Our peoples have said ENOUGH and begun to walk, they must not stop now, the struggle is long but the future is ours!

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For more articles, videos, and pamphlets by Marta Harnecker consult this: http://tinyurl.com/l5wt896.

[1] Meaning by the parliamentary and electoral method. – RF.

[2] For a similar conclusion by another observer of the Chilean process, see this article by the late and lamented Roger Burbach, The Other September 11: The Legacy of Chilean Socialism and Salvador Allende. – RF.

Monday, April 6, 2015

Bolivia’s voters reaffirm ‘process of change’ but issue warnings to the governing MAS

Bolivia Elections

Aymara woman voting in Bolivia’s elections March 29.

By Richard Fidler

Up to 90% of the electorate voted in Bolivia’s “subnational” elections March 29 for governors, mayors and departmental assembly and municipal council members throughout the country. These were the second such elections to be held since the new Constitution came into force in 2009, the first being in 2010.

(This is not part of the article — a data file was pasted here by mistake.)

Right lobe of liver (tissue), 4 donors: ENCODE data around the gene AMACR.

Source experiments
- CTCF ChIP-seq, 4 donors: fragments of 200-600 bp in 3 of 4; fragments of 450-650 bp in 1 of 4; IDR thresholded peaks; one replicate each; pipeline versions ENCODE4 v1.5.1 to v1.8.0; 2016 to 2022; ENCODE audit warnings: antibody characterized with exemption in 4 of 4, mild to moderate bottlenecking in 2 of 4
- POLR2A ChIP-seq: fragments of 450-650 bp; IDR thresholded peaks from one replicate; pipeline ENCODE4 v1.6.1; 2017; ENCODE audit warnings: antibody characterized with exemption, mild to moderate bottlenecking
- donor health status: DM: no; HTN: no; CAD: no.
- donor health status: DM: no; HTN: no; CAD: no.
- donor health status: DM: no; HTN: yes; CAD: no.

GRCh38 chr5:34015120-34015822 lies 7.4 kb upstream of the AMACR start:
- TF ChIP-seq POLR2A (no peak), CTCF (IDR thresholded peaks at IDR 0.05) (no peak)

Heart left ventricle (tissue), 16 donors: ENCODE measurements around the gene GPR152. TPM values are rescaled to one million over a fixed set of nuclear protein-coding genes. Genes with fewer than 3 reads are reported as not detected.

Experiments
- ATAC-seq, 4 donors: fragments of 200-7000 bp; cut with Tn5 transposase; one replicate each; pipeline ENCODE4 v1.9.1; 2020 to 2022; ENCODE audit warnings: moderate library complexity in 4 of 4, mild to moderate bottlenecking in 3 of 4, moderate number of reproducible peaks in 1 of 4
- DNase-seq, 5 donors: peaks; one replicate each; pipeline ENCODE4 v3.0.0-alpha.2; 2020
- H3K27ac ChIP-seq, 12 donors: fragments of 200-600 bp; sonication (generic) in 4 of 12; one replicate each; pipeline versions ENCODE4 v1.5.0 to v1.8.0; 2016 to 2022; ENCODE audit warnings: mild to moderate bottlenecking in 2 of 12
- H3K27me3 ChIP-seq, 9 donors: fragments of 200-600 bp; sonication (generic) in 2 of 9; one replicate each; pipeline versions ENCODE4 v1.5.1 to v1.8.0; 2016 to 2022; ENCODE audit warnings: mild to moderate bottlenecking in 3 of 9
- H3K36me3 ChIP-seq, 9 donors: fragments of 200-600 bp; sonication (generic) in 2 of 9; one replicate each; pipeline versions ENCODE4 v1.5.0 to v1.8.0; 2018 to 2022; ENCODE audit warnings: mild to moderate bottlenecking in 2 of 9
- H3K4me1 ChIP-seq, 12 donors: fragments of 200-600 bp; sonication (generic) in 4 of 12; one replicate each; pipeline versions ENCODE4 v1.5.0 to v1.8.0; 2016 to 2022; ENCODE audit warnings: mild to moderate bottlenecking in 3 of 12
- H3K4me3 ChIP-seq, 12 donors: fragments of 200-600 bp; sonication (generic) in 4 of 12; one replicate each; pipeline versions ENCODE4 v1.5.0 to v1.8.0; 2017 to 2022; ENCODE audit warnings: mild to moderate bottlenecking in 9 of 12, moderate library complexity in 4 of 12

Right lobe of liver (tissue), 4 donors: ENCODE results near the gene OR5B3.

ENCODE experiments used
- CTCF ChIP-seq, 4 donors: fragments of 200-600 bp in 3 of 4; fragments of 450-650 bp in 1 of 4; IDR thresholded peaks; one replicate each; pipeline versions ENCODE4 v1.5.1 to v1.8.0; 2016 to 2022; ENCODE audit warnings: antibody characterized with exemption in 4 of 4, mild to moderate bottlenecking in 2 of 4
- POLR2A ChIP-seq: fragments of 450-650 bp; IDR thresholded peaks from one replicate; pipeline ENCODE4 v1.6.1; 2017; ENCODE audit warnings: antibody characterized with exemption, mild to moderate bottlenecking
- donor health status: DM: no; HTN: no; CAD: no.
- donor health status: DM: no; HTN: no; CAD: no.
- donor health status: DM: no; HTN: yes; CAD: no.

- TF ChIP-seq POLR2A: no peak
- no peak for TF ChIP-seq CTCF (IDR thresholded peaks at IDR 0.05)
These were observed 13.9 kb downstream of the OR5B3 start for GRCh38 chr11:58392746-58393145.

The Movement for Socialism (MAS)[1] once again emerged as the only party with national representation — by far the major political force in Bolivia, and far ahead of the opposition parties, none of which has a significant presence in all nine departments. However, in some key contests the voters rebuffed the MAS candidates, most notably for governor in La Paz department and for mayor in the city of El Alto, the centre of the 2003-2005 upsurges and long considered a MAS bastion.